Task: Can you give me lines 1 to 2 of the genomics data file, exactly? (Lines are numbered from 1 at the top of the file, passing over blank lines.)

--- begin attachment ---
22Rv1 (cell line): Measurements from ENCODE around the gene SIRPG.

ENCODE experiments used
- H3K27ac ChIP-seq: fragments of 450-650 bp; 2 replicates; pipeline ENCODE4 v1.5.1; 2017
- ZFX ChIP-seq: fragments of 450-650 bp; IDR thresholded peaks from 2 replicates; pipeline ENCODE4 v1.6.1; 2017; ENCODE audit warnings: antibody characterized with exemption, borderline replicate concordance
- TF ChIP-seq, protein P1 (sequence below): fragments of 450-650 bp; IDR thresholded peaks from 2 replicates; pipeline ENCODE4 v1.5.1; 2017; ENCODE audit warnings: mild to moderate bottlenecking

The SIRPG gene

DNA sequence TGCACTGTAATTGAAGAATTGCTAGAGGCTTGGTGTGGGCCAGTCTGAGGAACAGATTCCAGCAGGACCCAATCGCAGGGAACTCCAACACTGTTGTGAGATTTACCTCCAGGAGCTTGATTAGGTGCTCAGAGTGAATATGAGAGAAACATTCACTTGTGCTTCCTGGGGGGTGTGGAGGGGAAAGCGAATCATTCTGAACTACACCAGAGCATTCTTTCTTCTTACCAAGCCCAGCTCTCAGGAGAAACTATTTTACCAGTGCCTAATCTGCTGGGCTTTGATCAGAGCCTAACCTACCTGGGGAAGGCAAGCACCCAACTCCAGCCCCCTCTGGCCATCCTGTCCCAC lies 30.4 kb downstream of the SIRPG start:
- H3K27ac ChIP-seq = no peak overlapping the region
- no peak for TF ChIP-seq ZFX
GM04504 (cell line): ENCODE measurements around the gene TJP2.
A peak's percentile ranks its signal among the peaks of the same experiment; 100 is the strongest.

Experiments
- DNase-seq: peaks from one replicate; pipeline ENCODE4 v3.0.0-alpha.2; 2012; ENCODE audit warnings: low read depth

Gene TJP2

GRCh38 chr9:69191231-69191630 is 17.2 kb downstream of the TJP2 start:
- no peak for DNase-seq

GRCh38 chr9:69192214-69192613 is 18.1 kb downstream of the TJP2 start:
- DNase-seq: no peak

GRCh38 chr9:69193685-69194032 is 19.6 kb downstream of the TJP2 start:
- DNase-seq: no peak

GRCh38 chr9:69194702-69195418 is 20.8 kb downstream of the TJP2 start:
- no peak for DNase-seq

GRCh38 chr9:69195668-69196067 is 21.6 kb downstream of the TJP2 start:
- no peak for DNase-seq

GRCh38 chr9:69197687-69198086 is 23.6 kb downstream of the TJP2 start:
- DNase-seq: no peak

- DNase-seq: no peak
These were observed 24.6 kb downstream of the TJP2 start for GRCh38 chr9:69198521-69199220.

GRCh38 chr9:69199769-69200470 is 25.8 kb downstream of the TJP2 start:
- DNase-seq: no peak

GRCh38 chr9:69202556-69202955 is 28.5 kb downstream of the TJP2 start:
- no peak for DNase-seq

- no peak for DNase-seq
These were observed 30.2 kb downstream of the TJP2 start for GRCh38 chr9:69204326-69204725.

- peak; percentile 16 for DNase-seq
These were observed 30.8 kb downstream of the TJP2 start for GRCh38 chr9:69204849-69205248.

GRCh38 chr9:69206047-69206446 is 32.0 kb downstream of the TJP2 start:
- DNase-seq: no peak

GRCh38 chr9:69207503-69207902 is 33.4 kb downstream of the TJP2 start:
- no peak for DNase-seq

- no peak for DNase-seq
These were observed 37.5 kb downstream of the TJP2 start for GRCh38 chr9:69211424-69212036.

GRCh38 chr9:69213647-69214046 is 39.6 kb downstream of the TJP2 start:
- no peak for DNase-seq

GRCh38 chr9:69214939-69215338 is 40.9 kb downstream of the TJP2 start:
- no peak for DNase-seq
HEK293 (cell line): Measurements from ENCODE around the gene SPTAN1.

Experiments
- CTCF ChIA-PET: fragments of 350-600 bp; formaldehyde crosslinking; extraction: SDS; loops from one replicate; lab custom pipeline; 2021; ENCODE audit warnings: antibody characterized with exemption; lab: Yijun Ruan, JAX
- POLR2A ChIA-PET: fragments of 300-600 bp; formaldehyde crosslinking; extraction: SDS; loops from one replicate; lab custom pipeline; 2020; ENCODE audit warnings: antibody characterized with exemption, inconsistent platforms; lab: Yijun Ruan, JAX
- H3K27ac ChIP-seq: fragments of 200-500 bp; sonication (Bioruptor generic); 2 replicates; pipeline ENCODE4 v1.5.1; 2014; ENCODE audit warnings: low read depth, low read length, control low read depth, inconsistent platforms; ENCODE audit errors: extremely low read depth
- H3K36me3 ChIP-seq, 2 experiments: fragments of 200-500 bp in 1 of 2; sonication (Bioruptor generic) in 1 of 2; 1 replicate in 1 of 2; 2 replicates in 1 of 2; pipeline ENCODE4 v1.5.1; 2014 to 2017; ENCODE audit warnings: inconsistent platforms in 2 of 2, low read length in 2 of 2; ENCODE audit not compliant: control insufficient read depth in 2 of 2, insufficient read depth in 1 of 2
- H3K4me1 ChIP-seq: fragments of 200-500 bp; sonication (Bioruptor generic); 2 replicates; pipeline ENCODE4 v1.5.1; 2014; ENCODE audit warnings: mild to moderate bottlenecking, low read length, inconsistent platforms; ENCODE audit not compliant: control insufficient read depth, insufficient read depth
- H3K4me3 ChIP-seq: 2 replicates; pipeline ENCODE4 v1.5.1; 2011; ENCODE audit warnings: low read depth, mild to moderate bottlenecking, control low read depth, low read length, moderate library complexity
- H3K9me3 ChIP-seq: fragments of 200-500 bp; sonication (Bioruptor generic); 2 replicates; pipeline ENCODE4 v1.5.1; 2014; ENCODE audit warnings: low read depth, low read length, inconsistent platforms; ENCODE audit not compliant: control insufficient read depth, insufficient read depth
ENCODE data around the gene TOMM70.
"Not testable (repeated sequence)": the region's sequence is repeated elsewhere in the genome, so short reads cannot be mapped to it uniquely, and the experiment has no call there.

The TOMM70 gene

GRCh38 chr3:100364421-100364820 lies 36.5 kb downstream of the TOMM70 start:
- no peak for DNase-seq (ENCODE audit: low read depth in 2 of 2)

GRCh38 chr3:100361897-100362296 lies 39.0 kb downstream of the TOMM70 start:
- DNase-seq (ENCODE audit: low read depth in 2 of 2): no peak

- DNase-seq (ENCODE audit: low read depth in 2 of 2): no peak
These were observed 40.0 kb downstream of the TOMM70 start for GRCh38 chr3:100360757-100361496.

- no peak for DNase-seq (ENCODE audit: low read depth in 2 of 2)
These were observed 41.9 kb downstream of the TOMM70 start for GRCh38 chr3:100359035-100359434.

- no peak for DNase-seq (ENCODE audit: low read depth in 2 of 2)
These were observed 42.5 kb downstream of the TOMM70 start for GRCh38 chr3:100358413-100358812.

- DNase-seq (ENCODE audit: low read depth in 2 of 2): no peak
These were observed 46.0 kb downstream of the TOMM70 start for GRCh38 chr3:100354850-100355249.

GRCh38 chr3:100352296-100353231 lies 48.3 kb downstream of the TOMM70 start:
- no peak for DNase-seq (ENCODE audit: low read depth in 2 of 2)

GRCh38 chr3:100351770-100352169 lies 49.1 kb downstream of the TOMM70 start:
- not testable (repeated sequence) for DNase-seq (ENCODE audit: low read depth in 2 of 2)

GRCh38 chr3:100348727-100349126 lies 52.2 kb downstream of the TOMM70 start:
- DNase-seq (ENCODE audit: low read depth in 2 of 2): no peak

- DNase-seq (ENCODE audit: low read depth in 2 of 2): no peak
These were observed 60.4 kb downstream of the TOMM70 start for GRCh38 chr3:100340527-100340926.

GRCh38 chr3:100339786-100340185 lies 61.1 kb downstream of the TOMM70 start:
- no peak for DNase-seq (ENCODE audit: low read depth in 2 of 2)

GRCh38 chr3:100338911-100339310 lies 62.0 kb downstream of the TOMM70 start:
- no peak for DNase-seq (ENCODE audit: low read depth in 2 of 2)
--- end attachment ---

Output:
22Rv1 (cell line): Measurements from ENCODE around the gene SIRPG.

ENCODE experiments used